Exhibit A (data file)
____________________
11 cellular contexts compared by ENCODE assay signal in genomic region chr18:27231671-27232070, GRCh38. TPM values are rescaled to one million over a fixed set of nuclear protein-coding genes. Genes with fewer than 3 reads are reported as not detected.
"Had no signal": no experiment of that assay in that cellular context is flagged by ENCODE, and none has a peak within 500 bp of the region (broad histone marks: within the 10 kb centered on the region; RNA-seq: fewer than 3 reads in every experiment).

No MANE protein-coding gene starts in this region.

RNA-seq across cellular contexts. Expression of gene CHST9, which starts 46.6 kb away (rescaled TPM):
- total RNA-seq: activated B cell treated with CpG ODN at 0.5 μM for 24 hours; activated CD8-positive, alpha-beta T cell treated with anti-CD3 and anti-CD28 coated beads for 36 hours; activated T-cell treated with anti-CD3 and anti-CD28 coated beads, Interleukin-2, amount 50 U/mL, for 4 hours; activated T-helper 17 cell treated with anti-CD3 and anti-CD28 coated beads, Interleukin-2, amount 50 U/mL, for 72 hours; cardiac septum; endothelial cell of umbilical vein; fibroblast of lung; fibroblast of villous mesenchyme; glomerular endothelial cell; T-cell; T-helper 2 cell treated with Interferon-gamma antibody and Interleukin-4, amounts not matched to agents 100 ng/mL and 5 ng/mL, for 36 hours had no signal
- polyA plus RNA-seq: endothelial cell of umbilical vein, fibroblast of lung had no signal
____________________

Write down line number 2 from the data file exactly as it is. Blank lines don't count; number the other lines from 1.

"Had no signal": no experiment of that assay in that cellular context is flagged by ENCODE, and none has a peak within 500 bp of the region (broad histone marks: within the 10 kb centered on the region; RNA-seq: fewer than 3 reads in every experiment).